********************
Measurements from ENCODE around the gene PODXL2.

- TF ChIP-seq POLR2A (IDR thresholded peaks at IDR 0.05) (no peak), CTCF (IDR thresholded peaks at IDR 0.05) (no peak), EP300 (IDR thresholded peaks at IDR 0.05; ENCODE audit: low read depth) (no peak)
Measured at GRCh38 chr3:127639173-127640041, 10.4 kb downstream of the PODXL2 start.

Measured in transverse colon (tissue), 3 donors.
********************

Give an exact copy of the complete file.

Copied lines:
Measurements from ENCODE around the gene PODXL2.

- TF ChIP-seq POLR2A (IDR thresholded peaks at IDR 0.05) (no peak), CTCF (IDR thresholded peaks at IDR 0.05) (no peak), EP300 (IDR thresholded peaks at IDR 0.05; ENCODE audit: low read depth) (no peak)
Measured at GRCh38 chr3:127639173-127640041, 10.4 kb downstream of the PODXL2 start.

Measured in transverse colon (tissue), 3 donors.